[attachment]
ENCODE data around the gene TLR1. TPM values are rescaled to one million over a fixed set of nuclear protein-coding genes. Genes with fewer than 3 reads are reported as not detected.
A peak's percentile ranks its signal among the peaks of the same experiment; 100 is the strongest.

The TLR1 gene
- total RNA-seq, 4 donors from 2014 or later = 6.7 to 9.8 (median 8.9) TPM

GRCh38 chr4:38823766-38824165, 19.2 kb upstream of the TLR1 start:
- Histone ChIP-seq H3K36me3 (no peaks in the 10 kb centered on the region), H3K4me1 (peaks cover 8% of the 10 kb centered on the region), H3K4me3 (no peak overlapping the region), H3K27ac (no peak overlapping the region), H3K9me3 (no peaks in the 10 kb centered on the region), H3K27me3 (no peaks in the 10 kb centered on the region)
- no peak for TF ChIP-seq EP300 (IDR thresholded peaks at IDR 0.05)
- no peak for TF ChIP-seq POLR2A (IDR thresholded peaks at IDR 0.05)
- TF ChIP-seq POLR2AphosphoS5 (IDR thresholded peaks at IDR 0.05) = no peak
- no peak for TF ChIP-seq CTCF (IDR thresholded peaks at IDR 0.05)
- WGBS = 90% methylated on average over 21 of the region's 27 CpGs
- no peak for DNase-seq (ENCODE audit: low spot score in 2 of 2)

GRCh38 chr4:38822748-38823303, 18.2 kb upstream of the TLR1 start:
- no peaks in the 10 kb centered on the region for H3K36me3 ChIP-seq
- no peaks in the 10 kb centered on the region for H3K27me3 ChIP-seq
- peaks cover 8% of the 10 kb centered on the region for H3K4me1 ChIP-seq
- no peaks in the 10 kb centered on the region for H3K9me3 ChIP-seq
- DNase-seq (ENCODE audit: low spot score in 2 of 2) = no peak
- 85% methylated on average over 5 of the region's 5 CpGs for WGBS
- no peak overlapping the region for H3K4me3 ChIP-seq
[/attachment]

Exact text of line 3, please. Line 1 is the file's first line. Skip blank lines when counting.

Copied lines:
The TLR1 gene